If you missed any of the new reviews this past week including Esoteric & Stu Bangas' "Machete Mode"then do yourself a favor and check out this week's edition of the (W)rap Up!
Esoteric & Stu Bangas :: Machete Mode
Man Bites Dog Records
Author: Grant Jones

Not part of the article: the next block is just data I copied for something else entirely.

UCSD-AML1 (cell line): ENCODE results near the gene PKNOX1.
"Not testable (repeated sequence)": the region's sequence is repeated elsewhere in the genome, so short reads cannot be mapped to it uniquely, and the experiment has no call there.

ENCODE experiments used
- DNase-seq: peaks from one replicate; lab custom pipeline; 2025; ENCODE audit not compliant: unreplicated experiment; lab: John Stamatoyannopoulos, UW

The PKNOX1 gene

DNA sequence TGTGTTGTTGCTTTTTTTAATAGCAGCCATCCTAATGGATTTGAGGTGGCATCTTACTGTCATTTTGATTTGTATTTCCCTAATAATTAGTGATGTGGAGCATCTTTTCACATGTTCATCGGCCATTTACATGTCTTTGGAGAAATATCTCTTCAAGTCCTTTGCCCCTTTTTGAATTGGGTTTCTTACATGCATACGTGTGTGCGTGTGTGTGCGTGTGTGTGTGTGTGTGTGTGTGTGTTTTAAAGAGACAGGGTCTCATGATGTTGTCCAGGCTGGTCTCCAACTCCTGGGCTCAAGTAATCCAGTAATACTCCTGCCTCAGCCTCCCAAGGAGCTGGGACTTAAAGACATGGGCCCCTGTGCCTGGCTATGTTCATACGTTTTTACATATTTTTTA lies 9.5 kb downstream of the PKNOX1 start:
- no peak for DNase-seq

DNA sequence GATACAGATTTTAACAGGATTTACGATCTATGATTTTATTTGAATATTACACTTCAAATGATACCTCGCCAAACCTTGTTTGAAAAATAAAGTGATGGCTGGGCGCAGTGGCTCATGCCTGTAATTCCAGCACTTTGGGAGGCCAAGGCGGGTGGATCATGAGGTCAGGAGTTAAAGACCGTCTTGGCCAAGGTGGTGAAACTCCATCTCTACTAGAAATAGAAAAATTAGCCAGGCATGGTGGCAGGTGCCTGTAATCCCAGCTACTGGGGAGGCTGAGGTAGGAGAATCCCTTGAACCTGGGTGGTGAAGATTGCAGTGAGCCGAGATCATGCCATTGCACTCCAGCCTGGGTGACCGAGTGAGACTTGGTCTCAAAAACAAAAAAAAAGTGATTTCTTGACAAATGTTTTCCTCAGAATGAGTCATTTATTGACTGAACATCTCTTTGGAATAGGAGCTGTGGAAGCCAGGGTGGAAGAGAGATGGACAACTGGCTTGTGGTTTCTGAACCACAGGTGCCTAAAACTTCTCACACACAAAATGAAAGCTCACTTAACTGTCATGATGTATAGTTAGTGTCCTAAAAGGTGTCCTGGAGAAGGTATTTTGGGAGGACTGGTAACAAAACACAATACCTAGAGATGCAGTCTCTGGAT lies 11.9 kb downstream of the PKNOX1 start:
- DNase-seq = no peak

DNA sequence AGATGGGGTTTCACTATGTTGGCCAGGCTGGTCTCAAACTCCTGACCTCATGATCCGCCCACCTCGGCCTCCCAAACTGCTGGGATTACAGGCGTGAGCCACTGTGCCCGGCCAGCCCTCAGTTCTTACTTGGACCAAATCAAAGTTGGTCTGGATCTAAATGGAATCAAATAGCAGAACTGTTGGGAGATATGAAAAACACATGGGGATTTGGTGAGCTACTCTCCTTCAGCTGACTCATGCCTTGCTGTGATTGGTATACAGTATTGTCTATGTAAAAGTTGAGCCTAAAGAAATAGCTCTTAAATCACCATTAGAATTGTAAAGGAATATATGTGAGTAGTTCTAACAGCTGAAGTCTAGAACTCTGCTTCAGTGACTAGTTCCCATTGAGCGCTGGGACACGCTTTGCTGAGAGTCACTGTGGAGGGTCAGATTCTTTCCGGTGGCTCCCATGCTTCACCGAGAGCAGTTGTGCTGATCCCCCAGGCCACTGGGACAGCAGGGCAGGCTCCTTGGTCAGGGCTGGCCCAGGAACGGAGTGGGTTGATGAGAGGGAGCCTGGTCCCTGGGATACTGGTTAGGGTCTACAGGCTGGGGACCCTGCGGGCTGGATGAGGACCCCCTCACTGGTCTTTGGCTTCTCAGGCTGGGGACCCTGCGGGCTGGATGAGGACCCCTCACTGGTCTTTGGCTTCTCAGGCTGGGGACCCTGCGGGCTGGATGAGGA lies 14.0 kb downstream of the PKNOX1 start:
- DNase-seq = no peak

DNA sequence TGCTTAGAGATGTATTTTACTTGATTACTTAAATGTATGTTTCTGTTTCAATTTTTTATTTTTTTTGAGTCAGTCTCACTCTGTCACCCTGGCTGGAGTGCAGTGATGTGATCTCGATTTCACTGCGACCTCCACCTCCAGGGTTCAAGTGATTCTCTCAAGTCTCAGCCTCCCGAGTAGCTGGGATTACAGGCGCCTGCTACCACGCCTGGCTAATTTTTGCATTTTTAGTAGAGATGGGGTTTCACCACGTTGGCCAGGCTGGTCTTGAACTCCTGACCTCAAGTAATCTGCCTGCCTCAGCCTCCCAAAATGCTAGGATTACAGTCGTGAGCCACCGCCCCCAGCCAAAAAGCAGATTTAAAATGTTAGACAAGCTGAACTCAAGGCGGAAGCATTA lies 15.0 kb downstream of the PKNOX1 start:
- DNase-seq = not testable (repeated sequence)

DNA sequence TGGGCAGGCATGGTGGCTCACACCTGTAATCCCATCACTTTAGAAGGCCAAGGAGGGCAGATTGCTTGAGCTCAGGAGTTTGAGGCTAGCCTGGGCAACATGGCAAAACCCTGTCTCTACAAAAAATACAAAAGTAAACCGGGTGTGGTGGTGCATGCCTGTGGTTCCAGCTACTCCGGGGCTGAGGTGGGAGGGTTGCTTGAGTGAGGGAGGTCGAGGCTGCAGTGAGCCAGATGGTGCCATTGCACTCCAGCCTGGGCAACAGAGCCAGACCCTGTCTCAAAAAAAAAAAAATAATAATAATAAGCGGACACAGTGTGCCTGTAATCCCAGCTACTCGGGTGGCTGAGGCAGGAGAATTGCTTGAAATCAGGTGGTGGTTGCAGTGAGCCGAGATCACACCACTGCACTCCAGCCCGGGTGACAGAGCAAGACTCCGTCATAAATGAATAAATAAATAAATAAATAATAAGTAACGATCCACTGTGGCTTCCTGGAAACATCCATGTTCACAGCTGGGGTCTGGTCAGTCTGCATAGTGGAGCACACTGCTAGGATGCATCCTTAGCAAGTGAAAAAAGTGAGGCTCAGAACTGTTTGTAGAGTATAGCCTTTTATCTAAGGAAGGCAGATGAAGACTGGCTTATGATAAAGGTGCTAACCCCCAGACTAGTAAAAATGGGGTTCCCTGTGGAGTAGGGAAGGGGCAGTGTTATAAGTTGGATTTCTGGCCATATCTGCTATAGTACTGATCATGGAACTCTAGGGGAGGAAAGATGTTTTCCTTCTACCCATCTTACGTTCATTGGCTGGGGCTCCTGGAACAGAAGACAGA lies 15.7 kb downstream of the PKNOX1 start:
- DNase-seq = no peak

"Babygrande Records operated a forum about five years ago (they seem to have removed it now) that was full of fans of underground hip hop. That would make sense given the type of music that Babygrande were putting out from the likes of Jedi Mind Tricks, Brand Nubian and Army of the Pharaohs. What perturbed me was the large portion of the forum that seemed to hate Esoteric - more specifically the fact that he sounded like Kermit the Frog. I suppose if you listen to a lot of his work, there are moments where his verses aren't the clearest and he could well pass for Kermit, but there's no denying that Seamus Ryan is an unbelievable emcee. The term rapper's rapper has never been more appropriate: Esoteric knows how to flow, rarely drops a corny punchline and is always open to challenging himself. His work with producer and DJ 7L has largely been excellent; Dangerous Connection being the pick of the bunch; but Esoteric then started dabbling with production himself but never quite outdid his Boston compatriot. "1212" and this year's "Czarface" project are healthy reminders of 7L and Esoteric's chemistry, and considering their lengthy careers, they never really get mentioned among some of the best hip hop duos. Esoteric may lean heavily towards generic battle rap, but it hasn't hurt his chances at being featured in the Top 10 Best Hip Hop Albums of the Year list on RapReviews. Hell, this is his THIRD project from 2013, having contributed to the Demigodz' "Killmatic" album and the previously mentioned "Czarface" project with 7L and Inspectah Deck. Esoteric is certainly no Muppet on the mic, and is an emcee that has always tested himself lyrically. Admittedly, his content is 90% brag-rap and battle rhymes, but he has always evoked a light-hearted approach to his albums, with albums like "Dangerous Connection" and "Saving Seamus Ryan" often showcasing an inventive side that Esoteric's guest appearances for both The Demigodz and Army of the Pharaohs rarely reveal."